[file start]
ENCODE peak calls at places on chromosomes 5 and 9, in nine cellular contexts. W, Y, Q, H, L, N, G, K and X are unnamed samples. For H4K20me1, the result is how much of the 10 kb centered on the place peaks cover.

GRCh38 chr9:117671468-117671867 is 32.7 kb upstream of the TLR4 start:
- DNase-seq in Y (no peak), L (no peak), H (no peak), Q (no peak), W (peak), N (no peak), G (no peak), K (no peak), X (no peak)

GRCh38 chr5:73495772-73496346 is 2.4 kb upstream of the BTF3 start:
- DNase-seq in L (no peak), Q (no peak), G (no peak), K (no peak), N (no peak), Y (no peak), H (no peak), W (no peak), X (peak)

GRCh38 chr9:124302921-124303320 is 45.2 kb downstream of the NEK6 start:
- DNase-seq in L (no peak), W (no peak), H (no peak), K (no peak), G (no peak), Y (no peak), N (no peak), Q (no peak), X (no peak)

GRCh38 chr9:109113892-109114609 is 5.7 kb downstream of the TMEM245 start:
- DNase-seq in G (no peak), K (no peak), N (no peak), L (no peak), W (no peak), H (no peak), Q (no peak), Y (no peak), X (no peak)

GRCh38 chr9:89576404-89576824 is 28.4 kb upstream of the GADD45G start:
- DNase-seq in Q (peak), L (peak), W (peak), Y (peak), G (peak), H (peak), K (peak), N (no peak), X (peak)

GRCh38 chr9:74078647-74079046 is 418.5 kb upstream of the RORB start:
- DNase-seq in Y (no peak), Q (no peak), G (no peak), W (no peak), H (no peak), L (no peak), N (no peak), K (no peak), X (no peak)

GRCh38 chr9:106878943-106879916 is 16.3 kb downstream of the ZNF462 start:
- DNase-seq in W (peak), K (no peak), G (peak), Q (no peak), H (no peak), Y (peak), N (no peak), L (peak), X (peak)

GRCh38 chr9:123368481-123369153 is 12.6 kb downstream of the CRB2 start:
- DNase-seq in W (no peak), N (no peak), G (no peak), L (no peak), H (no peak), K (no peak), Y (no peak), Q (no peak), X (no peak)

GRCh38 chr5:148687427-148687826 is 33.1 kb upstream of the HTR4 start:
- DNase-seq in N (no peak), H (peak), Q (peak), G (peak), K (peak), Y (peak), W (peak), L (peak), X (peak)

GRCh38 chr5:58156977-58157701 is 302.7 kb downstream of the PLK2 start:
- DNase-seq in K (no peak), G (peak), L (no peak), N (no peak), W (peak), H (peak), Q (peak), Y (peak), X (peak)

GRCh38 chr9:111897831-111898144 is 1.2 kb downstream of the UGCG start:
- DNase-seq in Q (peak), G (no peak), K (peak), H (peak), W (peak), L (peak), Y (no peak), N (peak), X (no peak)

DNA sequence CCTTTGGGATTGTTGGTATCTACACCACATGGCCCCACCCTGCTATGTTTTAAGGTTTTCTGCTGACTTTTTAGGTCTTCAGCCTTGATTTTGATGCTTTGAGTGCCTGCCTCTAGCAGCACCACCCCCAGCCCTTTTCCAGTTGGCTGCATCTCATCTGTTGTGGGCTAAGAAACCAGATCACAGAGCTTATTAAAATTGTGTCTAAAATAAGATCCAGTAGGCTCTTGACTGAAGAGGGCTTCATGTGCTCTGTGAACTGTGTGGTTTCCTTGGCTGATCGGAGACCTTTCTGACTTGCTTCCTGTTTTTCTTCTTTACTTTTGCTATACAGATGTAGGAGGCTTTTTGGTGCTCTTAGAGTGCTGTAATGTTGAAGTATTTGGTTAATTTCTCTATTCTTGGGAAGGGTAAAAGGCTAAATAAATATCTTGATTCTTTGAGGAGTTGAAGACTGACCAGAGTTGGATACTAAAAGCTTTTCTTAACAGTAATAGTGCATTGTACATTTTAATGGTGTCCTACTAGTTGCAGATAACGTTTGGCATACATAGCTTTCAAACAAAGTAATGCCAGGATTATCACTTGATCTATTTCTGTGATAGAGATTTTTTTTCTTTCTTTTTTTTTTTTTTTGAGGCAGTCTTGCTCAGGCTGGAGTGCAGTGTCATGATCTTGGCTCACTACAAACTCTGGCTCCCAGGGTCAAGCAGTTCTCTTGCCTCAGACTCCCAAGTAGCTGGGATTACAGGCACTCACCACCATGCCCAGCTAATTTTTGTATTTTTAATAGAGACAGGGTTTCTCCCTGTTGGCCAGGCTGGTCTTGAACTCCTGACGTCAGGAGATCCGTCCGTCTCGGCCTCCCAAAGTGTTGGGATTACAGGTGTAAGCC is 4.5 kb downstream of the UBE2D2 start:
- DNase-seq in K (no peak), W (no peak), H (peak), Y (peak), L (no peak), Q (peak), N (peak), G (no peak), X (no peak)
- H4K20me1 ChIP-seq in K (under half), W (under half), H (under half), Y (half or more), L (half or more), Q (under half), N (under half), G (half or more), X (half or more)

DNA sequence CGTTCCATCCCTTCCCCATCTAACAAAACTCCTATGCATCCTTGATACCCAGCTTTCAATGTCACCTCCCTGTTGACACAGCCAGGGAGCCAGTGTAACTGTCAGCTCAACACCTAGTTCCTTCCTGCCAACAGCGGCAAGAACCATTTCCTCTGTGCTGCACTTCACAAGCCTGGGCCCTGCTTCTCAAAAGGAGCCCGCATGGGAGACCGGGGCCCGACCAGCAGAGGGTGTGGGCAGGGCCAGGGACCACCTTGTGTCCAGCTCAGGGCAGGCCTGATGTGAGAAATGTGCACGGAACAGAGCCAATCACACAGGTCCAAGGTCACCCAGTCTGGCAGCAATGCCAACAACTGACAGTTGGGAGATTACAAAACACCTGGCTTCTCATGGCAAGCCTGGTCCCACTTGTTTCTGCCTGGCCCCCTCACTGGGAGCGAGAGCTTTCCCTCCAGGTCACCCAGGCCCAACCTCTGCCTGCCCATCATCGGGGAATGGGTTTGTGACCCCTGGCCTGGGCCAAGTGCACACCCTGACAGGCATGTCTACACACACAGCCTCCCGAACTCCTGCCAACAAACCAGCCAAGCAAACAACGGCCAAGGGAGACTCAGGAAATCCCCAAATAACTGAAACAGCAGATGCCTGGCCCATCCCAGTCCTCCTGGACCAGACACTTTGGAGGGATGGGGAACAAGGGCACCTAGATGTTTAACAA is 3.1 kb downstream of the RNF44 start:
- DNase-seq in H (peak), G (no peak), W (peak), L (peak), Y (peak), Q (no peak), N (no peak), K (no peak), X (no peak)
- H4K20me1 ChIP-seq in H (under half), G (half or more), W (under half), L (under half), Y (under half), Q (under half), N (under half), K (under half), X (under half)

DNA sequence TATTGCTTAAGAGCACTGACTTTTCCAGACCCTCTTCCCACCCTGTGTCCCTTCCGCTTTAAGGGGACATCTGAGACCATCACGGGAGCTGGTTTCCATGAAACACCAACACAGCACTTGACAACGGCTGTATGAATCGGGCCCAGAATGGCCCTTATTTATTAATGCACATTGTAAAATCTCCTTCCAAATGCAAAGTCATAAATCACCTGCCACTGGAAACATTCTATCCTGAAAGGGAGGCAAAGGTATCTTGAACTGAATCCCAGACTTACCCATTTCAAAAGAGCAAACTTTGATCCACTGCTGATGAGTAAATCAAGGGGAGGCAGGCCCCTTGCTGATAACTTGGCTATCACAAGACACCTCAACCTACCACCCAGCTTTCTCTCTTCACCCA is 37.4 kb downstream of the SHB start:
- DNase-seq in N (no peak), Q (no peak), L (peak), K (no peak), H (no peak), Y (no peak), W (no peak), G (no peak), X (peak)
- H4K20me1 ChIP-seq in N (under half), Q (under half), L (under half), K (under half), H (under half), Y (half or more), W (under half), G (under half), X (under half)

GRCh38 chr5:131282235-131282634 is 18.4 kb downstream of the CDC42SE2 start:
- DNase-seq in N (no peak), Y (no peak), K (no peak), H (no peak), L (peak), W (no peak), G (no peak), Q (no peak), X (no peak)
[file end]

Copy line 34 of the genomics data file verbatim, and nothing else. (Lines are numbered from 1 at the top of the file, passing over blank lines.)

- DNase-seq in N (no peak), Y (no peak), K (no peak), H (no peak), L (peak), W (no peak), G (no peak), Q (no peak), X (no peak)